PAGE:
December 1, 2015
SPONSORED: Respiratory disease co-infections have become so common that the industry coined the term porcine respiratory disease complex (PRDC) to describe it. Co-infections with more than one virus or bacteria working together synergistically with environmental stressors cause significantly more damage to pig health and a producer’s ROI than the pathogens would independently.
The key diseases in PRDC are porcine reproductive and respiratory syndrome virus (PRRSv), Mycoplasma hyopneumoniae (M. hyo) and influenza A virus in swine (IAV-S); plus there’s a long list of secondary bacteria that are included, as well.
When it comes to prevalence, the US swine industry doesn’t do a good job tracking PRDC, says Derald Holtkamp, DVM and assistant professor in the College of Veterinary Medicine at Iowa State University.
“Right now, we rely on syndromic surveillance, and we need to move beyond that to a more routine diagnostic approach, and then share that information widely,” said Dr. Holtkamp. “For growing pigs, we frequently monitor their status at placement, so we know what pathogens came with them, but we need to track their status throughout the growing period.”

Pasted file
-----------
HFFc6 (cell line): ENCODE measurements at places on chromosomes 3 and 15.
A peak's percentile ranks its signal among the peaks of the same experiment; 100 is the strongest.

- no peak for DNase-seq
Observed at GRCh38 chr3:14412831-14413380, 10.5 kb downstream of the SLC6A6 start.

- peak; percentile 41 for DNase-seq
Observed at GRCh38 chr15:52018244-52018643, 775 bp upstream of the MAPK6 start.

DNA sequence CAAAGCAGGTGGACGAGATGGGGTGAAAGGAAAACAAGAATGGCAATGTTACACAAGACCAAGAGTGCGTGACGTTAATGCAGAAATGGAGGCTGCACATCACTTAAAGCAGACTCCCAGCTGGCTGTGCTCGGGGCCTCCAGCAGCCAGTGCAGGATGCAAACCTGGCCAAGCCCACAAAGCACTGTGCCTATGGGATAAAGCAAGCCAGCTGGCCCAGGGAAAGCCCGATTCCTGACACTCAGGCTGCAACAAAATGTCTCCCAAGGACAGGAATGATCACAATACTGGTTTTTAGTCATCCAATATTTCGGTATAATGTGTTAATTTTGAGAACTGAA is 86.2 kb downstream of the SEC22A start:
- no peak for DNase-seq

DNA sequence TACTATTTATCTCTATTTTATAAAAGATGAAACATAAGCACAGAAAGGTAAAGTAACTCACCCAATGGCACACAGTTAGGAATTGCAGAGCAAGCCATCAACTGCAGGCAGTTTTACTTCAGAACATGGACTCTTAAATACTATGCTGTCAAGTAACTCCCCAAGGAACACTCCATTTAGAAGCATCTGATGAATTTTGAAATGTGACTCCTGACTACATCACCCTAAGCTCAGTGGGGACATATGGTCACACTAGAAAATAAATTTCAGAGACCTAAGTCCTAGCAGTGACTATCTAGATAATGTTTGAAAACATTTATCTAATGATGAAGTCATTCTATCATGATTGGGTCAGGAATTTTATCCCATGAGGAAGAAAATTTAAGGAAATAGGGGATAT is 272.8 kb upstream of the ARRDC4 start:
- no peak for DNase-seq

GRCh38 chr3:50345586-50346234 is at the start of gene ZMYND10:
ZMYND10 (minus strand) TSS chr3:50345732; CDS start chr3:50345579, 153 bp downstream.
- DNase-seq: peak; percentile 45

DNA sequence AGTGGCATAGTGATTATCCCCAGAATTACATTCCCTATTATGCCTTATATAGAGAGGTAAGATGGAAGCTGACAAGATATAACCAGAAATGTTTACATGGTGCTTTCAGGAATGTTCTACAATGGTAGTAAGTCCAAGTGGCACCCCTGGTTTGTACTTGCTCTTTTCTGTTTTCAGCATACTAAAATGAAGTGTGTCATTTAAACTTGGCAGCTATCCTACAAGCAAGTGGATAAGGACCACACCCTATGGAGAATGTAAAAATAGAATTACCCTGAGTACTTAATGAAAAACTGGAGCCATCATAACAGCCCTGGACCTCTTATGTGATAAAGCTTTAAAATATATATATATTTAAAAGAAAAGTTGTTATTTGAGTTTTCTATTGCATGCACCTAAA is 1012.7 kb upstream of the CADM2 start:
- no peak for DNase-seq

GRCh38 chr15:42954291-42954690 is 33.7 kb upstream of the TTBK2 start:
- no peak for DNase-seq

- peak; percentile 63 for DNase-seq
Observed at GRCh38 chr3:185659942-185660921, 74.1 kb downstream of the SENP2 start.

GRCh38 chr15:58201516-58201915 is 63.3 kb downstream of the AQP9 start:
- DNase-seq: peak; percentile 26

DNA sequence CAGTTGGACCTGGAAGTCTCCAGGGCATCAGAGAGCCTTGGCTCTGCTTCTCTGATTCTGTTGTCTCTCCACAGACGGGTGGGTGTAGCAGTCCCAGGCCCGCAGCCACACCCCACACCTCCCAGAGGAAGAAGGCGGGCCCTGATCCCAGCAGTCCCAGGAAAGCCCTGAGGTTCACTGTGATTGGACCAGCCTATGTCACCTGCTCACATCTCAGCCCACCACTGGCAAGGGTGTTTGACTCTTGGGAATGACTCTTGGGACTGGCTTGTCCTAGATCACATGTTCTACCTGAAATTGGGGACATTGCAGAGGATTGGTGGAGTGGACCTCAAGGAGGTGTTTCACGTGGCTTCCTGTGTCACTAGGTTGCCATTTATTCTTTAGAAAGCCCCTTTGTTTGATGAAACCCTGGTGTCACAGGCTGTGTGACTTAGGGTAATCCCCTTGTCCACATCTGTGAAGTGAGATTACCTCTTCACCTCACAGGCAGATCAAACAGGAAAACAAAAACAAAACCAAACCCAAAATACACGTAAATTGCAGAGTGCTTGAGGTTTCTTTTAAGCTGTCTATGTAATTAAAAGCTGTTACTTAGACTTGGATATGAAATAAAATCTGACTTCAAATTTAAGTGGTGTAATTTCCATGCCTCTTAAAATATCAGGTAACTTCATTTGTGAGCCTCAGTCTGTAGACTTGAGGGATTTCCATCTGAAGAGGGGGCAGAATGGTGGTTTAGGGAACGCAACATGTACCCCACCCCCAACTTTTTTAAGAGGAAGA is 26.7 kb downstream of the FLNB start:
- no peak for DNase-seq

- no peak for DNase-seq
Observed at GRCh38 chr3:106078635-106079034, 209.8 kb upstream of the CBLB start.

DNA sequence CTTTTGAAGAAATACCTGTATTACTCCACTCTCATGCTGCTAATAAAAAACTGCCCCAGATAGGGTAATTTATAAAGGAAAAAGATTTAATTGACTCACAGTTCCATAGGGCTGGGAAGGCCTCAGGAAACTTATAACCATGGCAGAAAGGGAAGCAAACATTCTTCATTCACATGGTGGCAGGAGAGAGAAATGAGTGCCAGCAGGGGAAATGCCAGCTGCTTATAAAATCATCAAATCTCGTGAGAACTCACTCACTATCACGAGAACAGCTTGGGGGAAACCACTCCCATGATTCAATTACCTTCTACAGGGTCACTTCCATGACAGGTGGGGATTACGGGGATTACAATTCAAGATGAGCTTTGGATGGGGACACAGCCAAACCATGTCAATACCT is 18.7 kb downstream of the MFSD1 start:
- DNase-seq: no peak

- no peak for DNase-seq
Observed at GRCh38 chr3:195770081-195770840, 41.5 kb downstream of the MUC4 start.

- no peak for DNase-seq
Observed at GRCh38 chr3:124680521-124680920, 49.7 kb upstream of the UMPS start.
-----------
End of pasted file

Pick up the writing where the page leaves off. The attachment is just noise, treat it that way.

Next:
Being in a hog dense area, high prevalence of PRRS and M. hyo are very common, and they are commonly found together in herds, said Randy Jones, DVM with Livestock Veterinary Services in Kinston, North Carolina.
“You have to peel that onion back one layer at a time and control what you can. The sow herd plays a big role in how pathogens move through the herd vertically from sow to pig, but you also have lateral or outside pathogen introductions at the same time. It’s often difficult to control those factors,” noted Dr. Jones. “PRDC is dynamic and requires diagnostics and constant monitoring.”
The cost of co-infection